Finally, it is OK for me to say, "I am a New Yorker."

And my next breakthrough? To be able to say, understandingly, "I am love."

Monday, May 16, 2011

Java Lava Coastal Hike Photos

Starting point: well prepared hiker!
School boys checking out 35 Java Lava members

Home sweet home

Taking photos has a downside; I am last!

At last the ocean. Do I see Krakatau in distance

Thursday, February 24, 2011

Java Lava Coastal and Volcano Hike Weekend

The Java Lava group hikes and backpack trips are a lot of fun. Friendly, fit, professional people, of all ages-many in the STEM fields- enjoy the challenge of hiking up and down volcanoes.  And to make sure that you have the energy to talk the night away after a long 8 hour climb up there are the guides and porters who keep us on the right trail and lighten our load. And what is the biggest thrill? Well, of course, the possibility that you might witness an eruption that lights up the sky all night.

On this particular hike, we stayed in one of the Java Lava members resort hotel called the Ocean Queen Resort in West Java. Unlike Bali, this area is not full of a lot of tourists; Indonesians, expats and adventurers...yet!

Middle School "Simply the Best" Celebration

Its Jan 8th and we are all back from vacation to near and far flung locations. One week trying to keep up with all the happy demands that working here entails and the MS Principal feels its time to celebrate our successes. He calls us all "Simply the Best".

This "Simply the Best" celebration is at the Principal's house. The event is catered and include all the essential ingredients of a great gathering. Here are some pictures of my colleagues whose hearts are singing, I'm satisfied.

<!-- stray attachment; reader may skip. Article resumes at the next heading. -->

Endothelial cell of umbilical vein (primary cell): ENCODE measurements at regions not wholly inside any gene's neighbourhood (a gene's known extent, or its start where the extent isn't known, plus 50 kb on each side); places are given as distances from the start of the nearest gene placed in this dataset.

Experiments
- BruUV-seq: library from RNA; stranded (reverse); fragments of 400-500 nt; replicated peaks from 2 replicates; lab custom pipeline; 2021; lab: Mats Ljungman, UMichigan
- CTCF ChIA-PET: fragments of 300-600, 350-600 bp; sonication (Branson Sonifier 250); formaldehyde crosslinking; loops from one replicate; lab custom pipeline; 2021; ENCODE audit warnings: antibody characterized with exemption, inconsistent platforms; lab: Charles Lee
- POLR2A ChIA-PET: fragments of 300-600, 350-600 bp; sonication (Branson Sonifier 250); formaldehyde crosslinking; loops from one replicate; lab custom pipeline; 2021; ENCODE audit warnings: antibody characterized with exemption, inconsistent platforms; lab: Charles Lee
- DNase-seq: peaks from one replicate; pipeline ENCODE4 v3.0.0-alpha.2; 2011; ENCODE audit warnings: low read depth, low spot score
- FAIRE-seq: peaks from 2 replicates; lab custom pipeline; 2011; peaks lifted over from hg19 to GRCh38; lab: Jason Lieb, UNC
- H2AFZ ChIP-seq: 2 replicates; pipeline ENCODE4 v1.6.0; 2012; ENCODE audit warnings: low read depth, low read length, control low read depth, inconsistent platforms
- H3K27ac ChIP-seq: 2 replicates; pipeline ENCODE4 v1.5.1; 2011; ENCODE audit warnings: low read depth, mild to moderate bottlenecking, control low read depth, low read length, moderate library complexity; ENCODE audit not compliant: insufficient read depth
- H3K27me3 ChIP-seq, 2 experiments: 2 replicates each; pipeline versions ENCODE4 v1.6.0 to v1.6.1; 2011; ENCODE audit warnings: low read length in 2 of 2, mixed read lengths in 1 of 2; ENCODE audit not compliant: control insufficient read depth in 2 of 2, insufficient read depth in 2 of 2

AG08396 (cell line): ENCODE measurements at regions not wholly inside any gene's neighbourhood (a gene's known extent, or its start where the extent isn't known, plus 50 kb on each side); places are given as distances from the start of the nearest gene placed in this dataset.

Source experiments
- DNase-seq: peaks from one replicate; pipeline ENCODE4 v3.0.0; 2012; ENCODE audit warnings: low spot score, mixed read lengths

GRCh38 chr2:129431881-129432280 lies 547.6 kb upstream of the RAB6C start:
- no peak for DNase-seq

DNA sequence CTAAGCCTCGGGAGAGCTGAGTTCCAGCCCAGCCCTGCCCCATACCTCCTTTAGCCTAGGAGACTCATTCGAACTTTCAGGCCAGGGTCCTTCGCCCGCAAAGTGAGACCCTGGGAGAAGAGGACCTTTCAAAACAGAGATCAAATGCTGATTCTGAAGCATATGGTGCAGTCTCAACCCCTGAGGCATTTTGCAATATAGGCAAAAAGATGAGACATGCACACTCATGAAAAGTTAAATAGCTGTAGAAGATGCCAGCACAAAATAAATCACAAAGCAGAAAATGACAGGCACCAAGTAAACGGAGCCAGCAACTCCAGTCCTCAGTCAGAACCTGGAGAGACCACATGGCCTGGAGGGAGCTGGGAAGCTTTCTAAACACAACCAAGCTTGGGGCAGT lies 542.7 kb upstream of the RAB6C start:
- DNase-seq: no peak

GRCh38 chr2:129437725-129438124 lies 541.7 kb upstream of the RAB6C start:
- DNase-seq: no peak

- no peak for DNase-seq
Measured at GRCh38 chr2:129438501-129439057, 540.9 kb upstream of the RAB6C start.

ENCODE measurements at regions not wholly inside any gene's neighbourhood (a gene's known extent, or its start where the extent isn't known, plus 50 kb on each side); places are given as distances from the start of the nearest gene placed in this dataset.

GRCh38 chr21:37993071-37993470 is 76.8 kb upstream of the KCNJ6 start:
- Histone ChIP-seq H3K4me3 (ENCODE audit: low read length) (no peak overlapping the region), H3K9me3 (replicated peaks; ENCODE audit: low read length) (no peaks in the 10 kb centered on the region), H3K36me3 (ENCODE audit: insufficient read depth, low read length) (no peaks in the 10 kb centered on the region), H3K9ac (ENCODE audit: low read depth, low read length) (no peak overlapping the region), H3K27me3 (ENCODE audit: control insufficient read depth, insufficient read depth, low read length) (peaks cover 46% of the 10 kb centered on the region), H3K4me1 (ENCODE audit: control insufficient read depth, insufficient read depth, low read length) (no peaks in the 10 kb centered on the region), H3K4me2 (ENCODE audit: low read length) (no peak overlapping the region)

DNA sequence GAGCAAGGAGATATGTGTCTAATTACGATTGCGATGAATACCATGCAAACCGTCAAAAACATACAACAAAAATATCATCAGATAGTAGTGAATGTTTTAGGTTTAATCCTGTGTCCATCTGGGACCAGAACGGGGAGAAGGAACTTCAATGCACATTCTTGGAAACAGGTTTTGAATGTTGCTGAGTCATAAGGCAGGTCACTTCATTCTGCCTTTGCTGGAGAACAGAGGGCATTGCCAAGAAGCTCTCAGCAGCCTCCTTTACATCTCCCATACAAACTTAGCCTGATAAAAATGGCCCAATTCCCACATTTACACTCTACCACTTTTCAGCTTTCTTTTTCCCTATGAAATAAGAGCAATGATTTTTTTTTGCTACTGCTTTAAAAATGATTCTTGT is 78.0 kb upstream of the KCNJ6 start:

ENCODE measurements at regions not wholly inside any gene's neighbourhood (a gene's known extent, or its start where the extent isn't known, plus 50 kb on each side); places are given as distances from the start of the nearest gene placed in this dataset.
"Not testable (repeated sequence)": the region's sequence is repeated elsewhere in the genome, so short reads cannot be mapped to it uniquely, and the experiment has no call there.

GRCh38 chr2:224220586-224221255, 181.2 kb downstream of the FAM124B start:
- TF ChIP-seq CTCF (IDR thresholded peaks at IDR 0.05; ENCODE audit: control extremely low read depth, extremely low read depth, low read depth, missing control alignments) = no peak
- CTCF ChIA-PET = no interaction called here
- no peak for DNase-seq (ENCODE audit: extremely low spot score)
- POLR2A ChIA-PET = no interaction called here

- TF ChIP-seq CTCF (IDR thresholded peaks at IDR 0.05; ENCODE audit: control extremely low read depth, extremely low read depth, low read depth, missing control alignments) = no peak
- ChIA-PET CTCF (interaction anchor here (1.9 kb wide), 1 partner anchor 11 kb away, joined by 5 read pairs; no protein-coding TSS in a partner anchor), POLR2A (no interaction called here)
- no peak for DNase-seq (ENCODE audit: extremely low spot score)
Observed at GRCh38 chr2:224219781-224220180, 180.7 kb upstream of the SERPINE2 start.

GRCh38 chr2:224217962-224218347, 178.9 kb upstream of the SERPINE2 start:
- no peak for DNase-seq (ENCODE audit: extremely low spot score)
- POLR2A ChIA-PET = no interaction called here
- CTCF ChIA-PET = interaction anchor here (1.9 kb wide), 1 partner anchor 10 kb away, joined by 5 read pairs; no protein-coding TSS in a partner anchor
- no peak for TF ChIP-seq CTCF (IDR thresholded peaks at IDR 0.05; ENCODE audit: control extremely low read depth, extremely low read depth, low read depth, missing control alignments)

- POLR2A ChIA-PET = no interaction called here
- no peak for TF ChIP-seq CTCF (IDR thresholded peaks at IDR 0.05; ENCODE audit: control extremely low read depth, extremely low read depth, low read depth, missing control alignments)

Saturday, February 5, 2011

The Snake Incident-A Bali finale

Farmers are very athletic. Wayan, my Bali host, asked one of the farmers, who was taking a rest from plowing the rice paddy (a stones throw from her house), if he would climb up a coconut tree outside my balcony and cut off some large palm leaves that were hitting the roof. He got a bamboo ladder to go 2/3rds of the way up and then shimmied up the rest with his scythe. All famers have one tuck into the back of their pants, blade out.  How was he going to chop off a huge palm frond once he got to the top of the ladder? When he shimmied up, to reach the frond, how could he hold on to the palm tree trunk and cut off the huge frond at the same time? It would be awhile until I found out.

Near the top trunk, the farmer became very agitated and Wayan and a farmer friend on the ground came to see what was the matter. They quickly got the ladder back in place and he rocketed down. Then he came into the house and up the stairs with a bamboo pole onto my deck and started to poke around in the coconut treetop he just descended. Besides the coconut that fell, there were two snakes that came down! One was over 9 feet long (3 m) and the other over four feet long (1 1/3 m).
Wayan started to hold her head and look away as the farmer on the ground banged the snake with another bamboo pole in a very ineffectual way. I asked Wayan if they were poisonous and she said no, but she didn’t know for sure. I felt terrible for the snake. They eat rats and mice that live in coconut trees! She explained that Balinese people kill snakes that they happen upon.

They dug a hole and put the snakes inside after they stopped moving. They must have known that they were still alive because a tail would twitch now and then, but they tried to ignore that. Then they put some banana leaves over them and would have put soil on top to smother them or perhaps allow them to escape? Unfortunately, the big snake crawled out of the hole and got another ineffectual beating. The small snake was dead. They had a hoe that could have chopped off its head. It seemed that they preferred to not directly kill the snakes, if possible.

Finally, it was safe for the farmer to climb to the top of the tree and I got my questions answered concerning how he would get the leverage to cut down the frond. As you can see in the photo, he laid on top of the fronds first and then cut the frond.

I watched the snake burial ground later for evidence of an escape, but there was sadly, none.Does anyone know what kind of a snake they were? Were they poisonous?